ATM improvements could cut 13min from each flight, says Airbus

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Fully optimising air traffic management and aircraft systems would cut 13min from the duration of the average flight in Europe and the USA, saving nine million tonnes of excess fuel and cutting 28 million tonnes of CO² emissions each year.

New research from Airbus suggests the dramatic reductions in flight times and CO² emissions are already possible, but with further improvements in aircraft design and the development of alternative energy sources, even larger performance gains would be achievable.

The airframer has released the latest iteration of its publication - The Future By Airbus - describing it as "a vision for sustainable aviation in 2050 and beyond".

Airbus says that for the first time, its publication looks beyond aircraft design to potential performance gains from operational improvements, whether the aircraft is on the ground or in the air.

airbus 2050 ecovision airbus

airbus 2050 ecovision airbus

Airbus

Charles Champion, Airbus executive vice-president engineering, says: "Our engineers are continuously encouraged to think widely and come up with 'disruptive' ideas which will assist our industry in meeting the 2050 targets we have signed up to.

"These and the other tough environmental targets will only be met by a combination of investment in smarter aircraft design and optimising the environment in which the aircraft operates. That is why our latest Future By Airbus concepts focus on not just what we fly, but how we may fly in 2050 and beyond."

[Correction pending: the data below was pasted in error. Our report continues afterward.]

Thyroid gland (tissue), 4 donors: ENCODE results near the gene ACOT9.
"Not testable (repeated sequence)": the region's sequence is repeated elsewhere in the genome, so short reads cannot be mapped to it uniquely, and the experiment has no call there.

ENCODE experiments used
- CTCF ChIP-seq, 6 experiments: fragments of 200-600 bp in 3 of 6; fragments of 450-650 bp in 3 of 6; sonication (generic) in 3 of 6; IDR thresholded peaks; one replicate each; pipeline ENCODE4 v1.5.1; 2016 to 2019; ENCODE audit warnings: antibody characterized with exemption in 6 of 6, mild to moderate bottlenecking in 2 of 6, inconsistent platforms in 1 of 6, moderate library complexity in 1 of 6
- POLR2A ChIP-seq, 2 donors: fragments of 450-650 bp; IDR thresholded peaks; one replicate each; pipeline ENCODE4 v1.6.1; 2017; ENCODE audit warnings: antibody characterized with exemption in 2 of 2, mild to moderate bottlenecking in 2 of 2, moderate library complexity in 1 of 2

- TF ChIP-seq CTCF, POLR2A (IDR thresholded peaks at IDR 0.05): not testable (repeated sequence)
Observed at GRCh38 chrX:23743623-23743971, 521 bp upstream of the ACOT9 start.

Its vision, dubbed "Smarter Skies", encompasses five concepts which could be implemented across all stages of an aircraft's operation.

These include take-offs in a continuous "eco-climb" which would utilise renewable power to assist take-offs, allowing steeper climbs from airports, cutting noise and potentially reducing the amount of land required for runways.

Another concept is the creation of "express skyways", where aircraft could fly in formation to cut drag on high-frequency routes. Aircraft would also be able to select the most efficient route for the journey to make "the optimum use of prevailing weather and atmospheric conditions".

Landings could be improved by allowing free-glide approaches without the need to run an aircraft's engines.

Once on the ground, "autonomous, renewably powered taxiing" would allow aircraft to be cleared from runways faster to optimise terminal space and remove runway and gate limitations.

Lastly, the increased use of renewable energy sources at airports would "further reduce aviation's environmental footprint".

"We know people want to fly more in the future and our forecasts support this. We also know that they don't want to fly at any cost," says Champion.

"Our focus at Airbus is on meeting this continuous growth in demand, keeping the passenger, our customers and the environment at the centre of our thinking."